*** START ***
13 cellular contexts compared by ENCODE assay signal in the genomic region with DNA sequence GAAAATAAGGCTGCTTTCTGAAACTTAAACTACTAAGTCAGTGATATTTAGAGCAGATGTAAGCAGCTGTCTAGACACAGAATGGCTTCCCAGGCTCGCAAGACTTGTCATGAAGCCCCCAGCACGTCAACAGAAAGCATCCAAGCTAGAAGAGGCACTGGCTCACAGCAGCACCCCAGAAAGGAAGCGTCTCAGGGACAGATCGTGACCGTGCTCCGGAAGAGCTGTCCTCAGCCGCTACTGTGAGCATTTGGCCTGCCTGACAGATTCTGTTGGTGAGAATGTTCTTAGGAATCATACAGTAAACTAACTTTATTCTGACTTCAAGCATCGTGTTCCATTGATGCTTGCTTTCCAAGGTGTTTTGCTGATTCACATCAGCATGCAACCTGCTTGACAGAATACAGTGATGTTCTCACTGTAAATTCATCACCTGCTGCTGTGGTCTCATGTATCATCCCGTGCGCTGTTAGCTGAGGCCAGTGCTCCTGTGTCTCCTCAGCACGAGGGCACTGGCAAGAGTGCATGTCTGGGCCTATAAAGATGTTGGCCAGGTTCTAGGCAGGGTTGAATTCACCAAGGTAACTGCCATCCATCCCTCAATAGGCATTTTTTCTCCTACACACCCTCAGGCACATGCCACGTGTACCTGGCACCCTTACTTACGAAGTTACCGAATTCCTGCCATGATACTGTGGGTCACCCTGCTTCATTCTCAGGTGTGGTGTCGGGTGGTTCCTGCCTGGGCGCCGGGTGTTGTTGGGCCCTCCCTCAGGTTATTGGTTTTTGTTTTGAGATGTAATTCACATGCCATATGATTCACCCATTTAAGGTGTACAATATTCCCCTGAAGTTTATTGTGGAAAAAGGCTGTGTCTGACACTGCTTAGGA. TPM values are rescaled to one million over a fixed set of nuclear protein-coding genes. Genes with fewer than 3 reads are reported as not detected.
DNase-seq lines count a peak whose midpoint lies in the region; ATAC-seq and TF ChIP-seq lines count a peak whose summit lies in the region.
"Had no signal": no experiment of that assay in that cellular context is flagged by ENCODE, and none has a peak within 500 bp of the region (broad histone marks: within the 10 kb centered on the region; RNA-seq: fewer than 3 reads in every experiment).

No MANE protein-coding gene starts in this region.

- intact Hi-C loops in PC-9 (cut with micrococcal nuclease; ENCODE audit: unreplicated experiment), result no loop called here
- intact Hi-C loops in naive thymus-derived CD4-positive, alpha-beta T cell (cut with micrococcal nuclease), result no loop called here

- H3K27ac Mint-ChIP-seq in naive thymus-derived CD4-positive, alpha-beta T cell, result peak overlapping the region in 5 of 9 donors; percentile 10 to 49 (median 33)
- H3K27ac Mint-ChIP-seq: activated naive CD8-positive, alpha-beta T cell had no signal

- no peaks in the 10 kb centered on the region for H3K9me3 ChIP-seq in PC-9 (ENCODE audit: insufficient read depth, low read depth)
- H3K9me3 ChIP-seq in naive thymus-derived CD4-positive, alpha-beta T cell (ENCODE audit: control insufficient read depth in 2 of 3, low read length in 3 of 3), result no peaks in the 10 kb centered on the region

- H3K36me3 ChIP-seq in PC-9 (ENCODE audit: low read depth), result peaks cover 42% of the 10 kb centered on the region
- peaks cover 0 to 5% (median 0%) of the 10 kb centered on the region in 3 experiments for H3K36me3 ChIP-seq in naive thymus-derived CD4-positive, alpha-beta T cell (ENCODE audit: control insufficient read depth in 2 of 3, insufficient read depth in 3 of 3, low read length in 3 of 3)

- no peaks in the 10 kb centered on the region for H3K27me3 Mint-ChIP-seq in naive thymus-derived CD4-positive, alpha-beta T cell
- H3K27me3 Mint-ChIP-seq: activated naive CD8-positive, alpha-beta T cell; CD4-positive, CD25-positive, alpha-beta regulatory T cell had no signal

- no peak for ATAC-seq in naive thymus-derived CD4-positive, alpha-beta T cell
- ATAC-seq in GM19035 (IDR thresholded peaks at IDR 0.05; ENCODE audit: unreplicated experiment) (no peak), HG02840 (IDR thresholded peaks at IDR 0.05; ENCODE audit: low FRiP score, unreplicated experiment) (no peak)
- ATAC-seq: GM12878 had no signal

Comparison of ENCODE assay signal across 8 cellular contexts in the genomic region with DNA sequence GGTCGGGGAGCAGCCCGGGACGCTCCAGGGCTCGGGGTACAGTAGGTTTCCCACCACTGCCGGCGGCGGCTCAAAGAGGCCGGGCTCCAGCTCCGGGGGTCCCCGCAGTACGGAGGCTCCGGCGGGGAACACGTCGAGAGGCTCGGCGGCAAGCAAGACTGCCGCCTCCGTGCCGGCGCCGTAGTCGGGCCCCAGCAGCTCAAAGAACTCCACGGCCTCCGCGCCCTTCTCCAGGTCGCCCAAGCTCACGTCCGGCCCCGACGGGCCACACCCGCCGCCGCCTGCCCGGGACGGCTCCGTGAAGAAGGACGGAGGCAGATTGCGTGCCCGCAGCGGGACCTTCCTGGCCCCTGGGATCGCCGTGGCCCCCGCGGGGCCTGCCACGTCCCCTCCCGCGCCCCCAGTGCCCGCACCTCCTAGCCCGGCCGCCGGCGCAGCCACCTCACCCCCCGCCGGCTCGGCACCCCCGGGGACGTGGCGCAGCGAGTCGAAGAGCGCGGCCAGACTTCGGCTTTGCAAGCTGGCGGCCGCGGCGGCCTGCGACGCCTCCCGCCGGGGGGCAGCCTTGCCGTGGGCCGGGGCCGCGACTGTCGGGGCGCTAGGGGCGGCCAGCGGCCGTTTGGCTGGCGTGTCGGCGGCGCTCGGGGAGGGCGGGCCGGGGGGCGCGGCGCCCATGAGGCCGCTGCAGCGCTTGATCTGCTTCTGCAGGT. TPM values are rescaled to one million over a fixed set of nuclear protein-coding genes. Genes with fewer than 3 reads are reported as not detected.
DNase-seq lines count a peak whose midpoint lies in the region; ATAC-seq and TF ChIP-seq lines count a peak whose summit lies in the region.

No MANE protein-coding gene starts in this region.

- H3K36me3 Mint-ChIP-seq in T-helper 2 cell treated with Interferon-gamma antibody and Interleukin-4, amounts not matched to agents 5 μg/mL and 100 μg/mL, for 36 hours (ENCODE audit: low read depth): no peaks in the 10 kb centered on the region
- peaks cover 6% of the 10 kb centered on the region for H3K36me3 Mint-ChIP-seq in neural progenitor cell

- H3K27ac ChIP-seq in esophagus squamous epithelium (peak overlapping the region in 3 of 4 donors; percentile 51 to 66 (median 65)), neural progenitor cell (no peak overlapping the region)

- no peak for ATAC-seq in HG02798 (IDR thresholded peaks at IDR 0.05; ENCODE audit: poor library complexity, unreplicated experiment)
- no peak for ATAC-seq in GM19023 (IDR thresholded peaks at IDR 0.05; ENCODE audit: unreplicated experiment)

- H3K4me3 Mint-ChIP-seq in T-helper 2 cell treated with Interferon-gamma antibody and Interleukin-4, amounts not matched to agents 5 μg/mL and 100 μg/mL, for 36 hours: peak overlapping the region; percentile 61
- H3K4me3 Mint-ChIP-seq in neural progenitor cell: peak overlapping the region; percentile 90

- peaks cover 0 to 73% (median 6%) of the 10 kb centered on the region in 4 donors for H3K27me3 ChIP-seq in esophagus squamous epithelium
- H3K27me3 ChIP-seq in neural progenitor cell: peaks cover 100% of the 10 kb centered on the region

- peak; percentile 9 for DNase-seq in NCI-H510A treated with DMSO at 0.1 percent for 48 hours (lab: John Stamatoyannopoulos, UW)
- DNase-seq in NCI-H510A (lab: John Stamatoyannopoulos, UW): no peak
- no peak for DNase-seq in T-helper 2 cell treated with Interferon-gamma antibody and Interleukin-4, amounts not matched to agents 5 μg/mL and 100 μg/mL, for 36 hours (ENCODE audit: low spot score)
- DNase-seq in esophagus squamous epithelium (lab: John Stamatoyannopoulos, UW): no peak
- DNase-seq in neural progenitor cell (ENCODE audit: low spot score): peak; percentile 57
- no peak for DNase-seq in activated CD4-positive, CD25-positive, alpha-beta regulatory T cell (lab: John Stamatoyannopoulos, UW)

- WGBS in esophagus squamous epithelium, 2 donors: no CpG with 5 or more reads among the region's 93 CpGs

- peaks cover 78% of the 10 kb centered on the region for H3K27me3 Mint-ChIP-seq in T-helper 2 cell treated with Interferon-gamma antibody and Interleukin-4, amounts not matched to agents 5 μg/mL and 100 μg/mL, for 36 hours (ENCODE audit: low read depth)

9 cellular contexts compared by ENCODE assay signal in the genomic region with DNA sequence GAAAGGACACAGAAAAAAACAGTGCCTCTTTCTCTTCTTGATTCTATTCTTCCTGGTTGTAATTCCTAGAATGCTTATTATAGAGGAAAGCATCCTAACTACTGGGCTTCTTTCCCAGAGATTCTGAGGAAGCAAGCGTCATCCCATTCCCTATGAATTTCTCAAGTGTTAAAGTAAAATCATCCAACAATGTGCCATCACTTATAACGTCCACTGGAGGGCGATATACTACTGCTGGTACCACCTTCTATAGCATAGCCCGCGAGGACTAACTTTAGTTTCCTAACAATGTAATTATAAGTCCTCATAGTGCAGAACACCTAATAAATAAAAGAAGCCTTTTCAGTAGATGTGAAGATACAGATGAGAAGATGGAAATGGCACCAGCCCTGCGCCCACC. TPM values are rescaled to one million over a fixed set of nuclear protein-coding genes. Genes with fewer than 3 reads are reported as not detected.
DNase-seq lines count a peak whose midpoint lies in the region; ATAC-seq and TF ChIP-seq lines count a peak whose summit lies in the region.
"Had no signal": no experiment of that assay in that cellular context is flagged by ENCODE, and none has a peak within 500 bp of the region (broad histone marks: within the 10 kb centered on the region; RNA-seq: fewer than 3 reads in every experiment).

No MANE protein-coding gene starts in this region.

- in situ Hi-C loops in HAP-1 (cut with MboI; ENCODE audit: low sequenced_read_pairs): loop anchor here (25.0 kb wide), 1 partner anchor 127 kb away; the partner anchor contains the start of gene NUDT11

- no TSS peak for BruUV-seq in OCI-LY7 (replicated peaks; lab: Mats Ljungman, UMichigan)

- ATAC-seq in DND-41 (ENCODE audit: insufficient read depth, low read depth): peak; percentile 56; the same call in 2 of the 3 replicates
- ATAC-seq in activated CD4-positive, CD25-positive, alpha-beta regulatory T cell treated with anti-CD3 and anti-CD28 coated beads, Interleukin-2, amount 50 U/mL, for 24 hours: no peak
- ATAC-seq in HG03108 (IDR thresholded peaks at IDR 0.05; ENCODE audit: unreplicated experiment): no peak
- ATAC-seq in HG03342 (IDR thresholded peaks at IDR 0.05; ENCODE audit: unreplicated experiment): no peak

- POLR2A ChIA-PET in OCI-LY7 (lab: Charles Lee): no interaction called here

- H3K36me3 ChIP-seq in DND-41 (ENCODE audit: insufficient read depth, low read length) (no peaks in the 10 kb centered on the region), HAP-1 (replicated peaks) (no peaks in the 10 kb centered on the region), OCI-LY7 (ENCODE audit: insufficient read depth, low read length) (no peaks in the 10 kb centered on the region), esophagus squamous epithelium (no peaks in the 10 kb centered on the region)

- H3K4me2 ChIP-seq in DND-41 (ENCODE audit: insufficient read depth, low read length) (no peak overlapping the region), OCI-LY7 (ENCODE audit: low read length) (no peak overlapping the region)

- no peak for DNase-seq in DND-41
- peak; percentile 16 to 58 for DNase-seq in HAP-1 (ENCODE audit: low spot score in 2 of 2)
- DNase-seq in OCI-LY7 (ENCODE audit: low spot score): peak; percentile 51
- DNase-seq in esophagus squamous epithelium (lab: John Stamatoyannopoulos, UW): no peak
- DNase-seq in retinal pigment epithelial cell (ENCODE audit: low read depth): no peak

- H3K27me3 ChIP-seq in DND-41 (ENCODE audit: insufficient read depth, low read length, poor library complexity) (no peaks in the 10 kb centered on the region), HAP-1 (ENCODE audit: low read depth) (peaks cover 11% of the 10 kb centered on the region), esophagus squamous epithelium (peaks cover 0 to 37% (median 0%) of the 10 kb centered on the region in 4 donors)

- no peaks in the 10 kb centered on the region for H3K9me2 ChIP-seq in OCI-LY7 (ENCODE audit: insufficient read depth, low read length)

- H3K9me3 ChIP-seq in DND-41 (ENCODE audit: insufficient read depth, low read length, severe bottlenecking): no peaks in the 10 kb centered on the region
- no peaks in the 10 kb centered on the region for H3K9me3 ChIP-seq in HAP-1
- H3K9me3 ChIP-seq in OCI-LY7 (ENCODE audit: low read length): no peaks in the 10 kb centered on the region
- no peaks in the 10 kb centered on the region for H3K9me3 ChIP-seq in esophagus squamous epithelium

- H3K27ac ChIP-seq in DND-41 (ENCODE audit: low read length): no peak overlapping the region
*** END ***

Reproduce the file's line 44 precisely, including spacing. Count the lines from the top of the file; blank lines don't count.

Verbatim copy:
- ATAC-seq in DND-41 (ENCODE audit: insufficient read depth, low read depth): peak; percentile 56; the same call in 2 of the 3 replicates